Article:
Medically reviewed by Kaci Durbin, MD. Last updated on April 14, 2020.
What is Augmentin?
Augmentin contains a combination of amoxicillin and clavulanate potassium. Amoxicillin is a penicillin antibiotic that fights bacteria in the body. Clavulanate potassium is a beta-lactamase inhibitor that helps prevent certain bacteria from becoming resistant to amoxicillin.
You should not use Augmentin if you have severe kidney disease, if you have had liver problems or jaundice while taking amoxicillin and clavulanate potassium, or if you are allergic to any penicillin or cephalosporin antibiotic, such as Amoxil, Ceftin, Cefzil, Moxatag, Omnicef, and others.
If you switch from one tablet form to another (regular or extended-release tablet), take only the new tablet form and strength prescribed for you. Amoxicillin and clavulanate may not be as effective or could be harmful if you do not use the exact tablet form your doctor has prescribed.
Amoxicillin and clavulanate potassium can pass into breast milk and may harm a nursing baby. Do not use this medication without telling your doctor if you are breast-feeding a baby.
Augmentin can make birth control pills less effective. Ask your doctor about using a non-hormone method of birth control (such as a condom, diaphragm, spermicide) to prevent pregnancy while taking amoxicillin and clavulanate potassium.
You should not use Augmentin if you have severe kidney disease, if you have had liver problems or jaundice while taking amoxicillin and clavulanate potassium, or if you are allergic to any penicillin or cephalosporin antibiotic,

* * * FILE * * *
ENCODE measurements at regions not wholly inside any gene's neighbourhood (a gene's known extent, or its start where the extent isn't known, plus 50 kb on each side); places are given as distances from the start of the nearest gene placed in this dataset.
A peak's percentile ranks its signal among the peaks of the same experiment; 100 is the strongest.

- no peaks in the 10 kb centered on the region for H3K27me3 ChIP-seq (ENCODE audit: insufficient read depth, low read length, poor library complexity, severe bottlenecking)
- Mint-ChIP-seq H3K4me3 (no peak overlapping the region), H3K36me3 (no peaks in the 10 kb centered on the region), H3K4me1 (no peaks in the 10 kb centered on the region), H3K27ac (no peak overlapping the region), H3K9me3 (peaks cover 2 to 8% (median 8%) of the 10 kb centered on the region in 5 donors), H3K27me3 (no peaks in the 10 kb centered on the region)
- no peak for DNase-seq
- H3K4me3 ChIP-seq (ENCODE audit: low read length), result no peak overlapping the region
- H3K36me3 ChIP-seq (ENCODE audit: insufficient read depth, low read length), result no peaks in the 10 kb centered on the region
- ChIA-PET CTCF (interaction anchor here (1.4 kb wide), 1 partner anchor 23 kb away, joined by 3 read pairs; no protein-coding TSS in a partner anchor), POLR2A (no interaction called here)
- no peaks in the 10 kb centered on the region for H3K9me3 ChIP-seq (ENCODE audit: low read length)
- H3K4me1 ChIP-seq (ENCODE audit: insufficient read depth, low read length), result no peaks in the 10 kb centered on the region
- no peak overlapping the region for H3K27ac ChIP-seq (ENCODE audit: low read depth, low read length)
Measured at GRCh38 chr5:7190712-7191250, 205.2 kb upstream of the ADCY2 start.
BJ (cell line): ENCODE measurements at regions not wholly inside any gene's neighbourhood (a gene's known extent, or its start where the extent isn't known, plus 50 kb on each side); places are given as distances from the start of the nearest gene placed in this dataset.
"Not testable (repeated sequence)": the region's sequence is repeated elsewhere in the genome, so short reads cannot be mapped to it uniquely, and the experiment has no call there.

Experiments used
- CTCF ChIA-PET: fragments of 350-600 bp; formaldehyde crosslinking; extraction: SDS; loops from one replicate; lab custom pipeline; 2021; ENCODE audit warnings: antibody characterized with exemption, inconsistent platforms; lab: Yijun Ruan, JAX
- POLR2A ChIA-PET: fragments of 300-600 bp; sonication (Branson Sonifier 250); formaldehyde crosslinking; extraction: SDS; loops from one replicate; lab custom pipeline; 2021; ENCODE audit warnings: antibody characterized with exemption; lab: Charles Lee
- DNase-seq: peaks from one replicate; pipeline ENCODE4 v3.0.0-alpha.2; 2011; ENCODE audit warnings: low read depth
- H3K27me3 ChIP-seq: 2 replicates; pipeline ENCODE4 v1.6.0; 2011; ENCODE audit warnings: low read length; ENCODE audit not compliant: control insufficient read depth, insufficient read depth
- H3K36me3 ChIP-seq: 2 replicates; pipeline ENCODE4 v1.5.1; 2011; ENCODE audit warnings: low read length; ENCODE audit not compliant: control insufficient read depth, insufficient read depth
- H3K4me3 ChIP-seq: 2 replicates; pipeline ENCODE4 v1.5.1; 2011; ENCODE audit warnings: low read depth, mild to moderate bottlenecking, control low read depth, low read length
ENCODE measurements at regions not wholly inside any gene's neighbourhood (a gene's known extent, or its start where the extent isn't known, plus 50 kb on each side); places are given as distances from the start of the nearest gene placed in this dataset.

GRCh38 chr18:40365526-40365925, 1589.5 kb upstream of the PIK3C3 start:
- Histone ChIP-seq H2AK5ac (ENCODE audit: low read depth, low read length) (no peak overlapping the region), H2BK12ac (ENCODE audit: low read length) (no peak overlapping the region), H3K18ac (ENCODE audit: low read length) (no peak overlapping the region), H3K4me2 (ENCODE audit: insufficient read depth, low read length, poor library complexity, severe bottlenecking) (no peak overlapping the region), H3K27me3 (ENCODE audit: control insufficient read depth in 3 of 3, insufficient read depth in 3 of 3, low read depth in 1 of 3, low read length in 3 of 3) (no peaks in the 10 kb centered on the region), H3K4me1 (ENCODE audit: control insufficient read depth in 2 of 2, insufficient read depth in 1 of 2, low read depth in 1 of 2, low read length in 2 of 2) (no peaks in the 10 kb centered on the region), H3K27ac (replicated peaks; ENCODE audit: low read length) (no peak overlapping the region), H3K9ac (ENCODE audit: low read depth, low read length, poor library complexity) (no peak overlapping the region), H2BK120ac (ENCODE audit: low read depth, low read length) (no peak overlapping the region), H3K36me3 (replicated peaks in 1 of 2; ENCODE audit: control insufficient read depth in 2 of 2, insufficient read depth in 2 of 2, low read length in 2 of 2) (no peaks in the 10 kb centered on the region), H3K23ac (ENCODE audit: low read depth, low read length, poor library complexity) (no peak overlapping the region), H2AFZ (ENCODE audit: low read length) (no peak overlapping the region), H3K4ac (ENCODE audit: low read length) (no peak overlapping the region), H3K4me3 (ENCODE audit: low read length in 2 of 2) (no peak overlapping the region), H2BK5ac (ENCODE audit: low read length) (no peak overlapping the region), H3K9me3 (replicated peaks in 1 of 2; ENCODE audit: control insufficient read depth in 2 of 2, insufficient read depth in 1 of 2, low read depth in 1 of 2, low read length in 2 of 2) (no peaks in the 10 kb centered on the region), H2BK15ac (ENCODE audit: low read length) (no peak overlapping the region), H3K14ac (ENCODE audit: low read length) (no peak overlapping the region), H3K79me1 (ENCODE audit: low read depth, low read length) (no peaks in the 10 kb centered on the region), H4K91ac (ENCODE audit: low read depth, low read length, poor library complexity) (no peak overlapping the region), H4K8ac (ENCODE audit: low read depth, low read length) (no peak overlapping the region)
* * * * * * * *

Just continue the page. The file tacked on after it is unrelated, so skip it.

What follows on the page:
Before taking this medicine
You should not use Augmentin if you are allergic to amoxicillin and clavulanate or if:
you have severe kidney disease (or if you are on dialysis);
you have had liver problems or jaundice while taking amoxicillin and clavulanate potassium; or
you are allergic to any penicillin or cephalosporin antibiotic, such as Amoxil, Ceftin, Cefzil, Moxatag, Omnicef, and others.
To make sure Augmentin is safe for you, tell your doctor if you have:
The liquid may contain phenylalanine. Tell your doctor if you have phenylketonuria (PKU).
Tell your doctor if you are pregnant or breastfeeding.
Do not give this medicine to a child without medical advice.
How should I take Augmentin?
Take Augmentin exactly as prescribed by your doctor. Follow all directions on your prescription label and read all medication guides or instruction sheets.
Augmentin may work best if you take it at the start of a meal.
Take the medicine every 12 hours.
Do not crush or chew the extended-release tablet. Swallow the pill whole, or break the pill in half and take both halves one at a time. Tell your doctor if you have trouble swallowing a whole or half pill.
Shake the oral suspension (liquid) before you measure a dose. Use the dosing syringe provided, or use a medicine dose-measuring device (not a kitchen spoon).
This medicine can affect the results of certain medical tests. Tell any doctor who treats you that you are using Augmentin.